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You’ve probably heard that muscle growth is a slow process. It often goes like this:

“It often takes years to build noticeable amounts of muscle.”

But how true is that, and is there no hope of making significant improvements in the short term?

Let’s discuss.

Rates Of Muscle Growth Will Vary
There isn’t a clear answer for how long it would take you to build muscle because the process depends on several variables. Most notably:

  1. Your Protein Intake
    How much protein you consume will play a role in your ability to recover from training, be consistent with your workouts, and build muscle. An otherwise healthy diet would not be enough for you to build muscle if you’re not consuming enough protein. According to research, a good intake for most people is anywhere from 1.6 to 2 grams per kilogram of body weight.
  1. Your Training Program
    The second major factor in one’s ability to build muscle is the training program. A good program will provide enough stimulus for growth but not too much that you struggle to recover between workouts.
  1. Your Recovery And Sleep
    The third crucial factor in the muscle-building process is recovery. You need to give your muscles enough time to recover before training them again. Failing to do that would lead to overtraining, preventing you from building muscle.
  1. Your Level of Muscular Development
    Another essential factor that determines how quickly you can build muscle is your level of muscular development. The newer you are to training, the more muscle you can build every month. This is possible because your muscles are more sensitive to the training stimulus and adaptations occur more readily.

In contrast, someone who has spent years in the gym will struggle to keep gaining muscle, and improvements will be less noticeable.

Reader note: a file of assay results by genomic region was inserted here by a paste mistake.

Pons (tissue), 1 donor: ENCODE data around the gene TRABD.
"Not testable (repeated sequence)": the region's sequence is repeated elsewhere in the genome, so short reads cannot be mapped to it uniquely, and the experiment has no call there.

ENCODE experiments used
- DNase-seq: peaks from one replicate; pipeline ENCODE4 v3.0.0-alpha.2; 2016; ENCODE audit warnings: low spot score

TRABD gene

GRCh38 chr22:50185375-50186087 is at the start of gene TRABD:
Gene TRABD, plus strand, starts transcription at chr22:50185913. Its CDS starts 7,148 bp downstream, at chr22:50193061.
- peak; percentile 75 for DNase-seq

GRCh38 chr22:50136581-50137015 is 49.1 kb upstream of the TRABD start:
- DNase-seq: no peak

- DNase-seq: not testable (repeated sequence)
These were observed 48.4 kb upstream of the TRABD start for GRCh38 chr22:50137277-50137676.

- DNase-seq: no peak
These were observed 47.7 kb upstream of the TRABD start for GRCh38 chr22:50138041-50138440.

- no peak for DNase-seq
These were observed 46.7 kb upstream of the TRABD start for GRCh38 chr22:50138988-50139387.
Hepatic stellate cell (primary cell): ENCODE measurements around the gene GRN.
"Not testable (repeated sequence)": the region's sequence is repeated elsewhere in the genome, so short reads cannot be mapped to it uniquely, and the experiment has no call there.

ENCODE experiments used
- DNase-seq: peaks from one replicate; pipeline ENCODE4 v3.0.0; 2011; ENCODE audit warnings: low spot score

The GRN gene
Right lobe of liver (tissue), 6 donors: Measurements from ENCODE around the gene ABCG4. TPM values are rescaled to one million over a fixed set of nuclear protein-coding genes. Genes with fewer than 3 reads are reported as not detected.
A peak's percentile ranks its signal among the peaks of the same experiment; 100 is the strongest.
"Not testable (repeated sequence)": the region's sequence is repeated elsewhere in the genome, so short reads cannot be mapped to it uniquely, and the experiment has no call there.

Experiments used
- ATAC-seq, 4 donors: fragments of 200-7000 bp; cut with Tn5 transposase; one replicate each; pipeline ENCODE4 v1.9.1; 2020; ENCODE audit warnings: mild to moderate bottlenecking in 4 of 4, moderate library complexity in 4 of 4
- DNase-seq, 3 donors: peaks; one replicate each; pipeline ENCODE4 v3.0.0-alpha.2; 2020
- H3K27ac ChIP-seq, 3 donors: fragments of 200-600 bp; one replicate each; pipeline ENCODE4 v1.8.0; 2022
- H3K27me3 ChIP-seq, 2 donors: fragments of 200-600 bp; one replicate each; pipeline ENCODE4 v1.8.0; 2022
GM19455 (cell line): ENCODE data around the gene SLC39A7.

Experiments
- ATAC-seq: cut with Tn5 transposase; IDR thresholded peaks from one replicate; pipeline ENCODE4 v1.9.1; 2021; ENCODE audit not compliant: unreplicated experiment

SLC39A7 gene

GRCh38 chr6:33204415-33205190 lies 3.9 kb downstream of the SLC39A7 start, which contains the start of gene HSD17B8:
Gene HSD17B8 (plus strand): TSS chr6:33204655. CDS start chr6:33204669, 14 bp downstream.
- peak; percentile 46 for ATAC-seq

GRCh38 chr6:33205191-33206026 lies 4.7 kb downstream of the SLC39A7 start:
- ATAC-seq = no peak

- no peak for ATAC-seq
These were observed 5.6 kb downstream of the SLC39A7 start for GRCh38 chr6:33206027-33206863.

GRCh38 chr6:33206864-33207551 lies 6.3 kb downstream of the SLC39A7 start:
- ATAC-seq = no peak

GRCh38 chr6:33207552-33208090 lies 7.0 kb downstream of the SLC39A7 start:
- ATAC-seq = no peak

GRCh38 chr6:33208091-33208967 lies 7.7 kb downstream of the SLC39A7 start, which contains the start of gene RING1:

Okay, But What’s A Realistic Timeline?
According to most sources, beginners can expect to gain anywhere from 9 to 10.8 kilograms of muscle in their first year of training. If we break that up, it comes out to a gain of 0.75 to 0.9 kilos of muscle per month. Meaning, a true newbie can start noticing significant improvements in how they look within six to eight weeks of starting.

Spend half a year in the gym, and you can gain up to 5.5 kilos of muscle and a good amount of strength. Regardless of how you look at the start, that much muscle will improve how you look and function.

Sadly, rates of muscle growth take a dive after the first year of training and continue to diminish with each successive year in the gym. At some point, you will have to work twice as hard to gain no more than 0.5 to one kilogram in a year of serious and consistent training.

The good news is that most people are far from that point and still have plenty of room to grow and develop their strength. So, what does this mean for you? Don’t spend too much time obsessing over your genetic limit. Instead, focus on doing your work and being consistent. The road might seem long, but you will eventually reach a point where you look amazing, and people come up to you for advice.

March 11, 2022 — Daniel Felstein

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